Wes Craven’s 1989 film Shocker had a great concept, at least on paper. The idea of a mass murderer sentenced to death in the electric chair, only to come back stronger than before, is completely original and has loads of promise. There are any number of ways Craven could have woven this story to make for a compelling and scary movie. But he didn’t.
Shocker starts very abruptly by letting the audience know of serial killer Horace Pinker (Mitch Pileggi), a TV mechanic who revels in killing whole families in their living rooms. His exact number of kills is not made clear, but at one point it’s said that Pinker has killed 30 people. We know nothing of Pinker or his background except that he is “intelligent” and that the police have been unable to find him for nine months. The intelligent killer also makes a habit of parking his dirty repair truck in front of his victims’ homes, conveniently labeled with the name of his TV repair company “Pinker TV Repair”.
We are also immediately introduced to Jonathan Parker (Peter Berg), an all-American football player type with lots of friends and a pretty blonde girlfriend (Camille Cooper). In the opening scene Jonathan gets hit in the head a half dozen times during football practice and develops a concussion. Somehow the concussion enables him to see the future before it happens, particularly Pinker’s murders. Jonathan envisions Pinker killing his foster mother and foster siblings in a very vivid dream before waking up next to his girlfriend. As if on cue Jonathan’s foster father Lt. Don Parker (Michael Murphy) calls Jonathan to relay the news that they really were killed by Pinker.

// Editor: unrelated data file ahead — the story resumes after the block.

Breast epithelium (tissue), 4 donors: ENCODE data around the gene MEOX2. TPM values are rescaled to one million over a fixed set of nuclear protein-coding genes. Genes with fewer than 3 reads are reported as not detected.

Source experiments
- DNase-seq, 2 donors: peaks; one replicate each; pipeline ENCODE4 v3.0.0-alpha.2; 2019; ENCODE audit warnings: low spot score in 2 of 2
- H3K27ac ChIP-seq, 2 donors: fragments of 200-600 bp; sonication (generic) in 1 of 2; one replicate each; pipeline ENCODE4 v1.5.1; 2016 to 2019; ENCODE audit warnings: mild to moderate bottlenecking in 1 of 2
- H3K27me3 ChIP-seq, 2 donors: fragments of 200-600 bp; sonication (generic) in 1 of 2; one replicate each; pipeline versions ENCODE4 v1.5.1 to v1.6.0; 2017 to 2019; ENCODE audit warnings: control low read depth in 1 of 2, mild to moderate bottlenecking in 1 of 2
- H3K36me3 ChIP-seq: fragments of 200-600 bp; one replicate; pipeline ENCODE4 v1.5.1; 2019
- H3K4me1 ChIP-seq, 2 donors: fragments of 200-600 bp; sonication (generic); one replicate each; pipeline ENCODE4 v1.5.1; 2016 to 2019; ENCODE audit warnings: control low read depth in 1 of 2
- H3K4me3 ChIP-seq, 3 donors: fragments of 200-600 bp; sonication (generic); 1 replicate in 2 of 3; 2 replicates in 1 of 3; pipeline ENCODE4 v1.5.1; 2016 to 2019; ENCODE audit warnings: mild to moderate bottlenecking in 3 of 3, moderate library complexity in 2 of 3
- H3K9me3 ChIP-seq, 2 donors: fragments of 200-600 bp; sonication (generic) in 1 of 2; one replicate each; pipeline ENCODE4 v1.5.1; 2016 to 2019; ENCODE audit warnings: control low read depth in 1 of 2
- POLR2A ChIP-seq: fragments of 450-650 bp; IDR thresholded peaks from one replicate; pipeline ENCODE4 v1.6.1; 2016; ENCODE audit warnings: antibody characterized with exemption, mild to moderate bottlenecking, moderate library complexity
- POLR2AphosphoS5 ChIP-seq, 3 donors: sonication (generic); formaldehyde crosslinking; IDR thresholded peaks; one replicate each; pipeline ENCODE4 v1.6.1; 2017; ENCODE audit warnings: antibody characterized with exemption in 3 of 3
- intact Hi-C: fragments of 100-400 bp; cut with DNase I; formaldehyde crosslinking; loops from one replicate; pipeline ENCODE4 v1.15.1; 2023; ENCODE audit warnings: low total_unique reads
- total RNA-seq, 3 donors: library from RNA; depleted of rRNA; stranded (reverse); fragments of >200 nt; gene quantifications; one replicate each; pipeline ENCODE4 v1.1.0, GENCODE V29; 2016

Jonathan is able to convince Lt. Parker that his dream may have been real, and the police show up at Pinker’s rattrap TV repair shop to confront him. Pinker easily kills three police officers and then escapes in his dirty van. Jonathan identifies Pinker’s appearance to the press from his dream memories, so Pinker returns after escaping to kill Jonathan’s girlfriend, I guess just for fun. Jonathan has another dream indicating Pinker’s whereabouts and Pinker is finally apprehended.